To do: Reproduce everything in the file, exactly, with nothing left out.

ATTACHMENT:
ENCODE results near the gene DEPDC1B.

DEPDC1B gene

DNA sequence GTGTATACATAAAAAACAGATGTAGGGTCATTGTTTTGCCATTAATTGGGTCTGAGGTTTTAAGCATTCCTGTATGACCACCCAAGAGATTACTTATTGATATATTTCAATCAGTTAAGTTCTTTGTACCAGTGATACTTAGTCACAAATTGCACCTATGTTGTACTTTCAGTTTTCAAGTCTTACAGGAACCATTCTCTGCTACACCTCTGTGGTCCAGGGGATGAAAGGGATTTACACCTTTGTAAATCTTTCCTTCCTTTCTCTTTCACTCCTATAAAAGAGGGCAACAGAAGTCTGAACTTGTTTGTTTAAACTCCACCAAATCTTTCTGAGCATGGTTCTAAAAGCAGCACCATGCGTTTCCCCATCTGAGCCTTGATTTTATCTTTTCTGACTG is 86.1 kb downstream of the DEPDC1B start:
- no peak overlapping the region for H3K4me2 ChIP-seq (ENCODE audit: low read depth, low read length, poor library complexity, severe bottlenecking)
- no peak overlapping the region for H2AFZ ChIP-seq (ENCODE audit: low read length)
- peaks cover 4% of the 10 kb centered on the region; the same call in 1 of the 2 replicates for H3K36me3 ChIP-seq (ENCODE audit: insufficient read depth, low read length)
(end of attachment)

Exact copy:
ENCODE results near the gene DEPDC1B.

DEPDC1B gene

DNA sequence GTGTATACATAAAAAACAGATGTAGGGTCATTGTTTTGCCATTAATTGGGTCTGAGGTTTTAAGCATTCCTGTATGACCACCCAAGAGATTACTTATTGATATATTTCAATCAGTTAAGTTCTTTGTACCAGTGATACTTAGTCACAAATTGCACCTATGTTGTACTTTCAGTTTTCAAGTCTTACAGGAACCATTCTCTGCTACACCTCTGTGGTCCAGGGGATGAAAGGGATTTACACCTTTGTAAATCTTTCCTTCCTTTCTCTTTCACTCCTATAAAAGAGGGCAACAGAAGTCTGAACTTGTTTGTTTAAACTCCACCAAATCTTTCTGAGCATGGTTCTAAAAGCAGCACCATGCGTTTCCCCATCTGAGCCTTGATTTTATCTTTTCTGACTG is 86.1 kb downstream of the DEPDC1B start:
- no peak overlapping the region for H3K4me2 ChIP-seq (ENCODE audit: low read depth, low read length, poor library complexity, severe bottlenecking)
- no peak overlapping the region for H2AFZ ChIP-seq (ENCODE audit: low read length)
- peaks cover 4% of the 10 kb centered on the region; the same call in 1 of the 2 replicates for H3K36me3 ChIP-seq (ENCODE audit: insufficient read depth, low read length)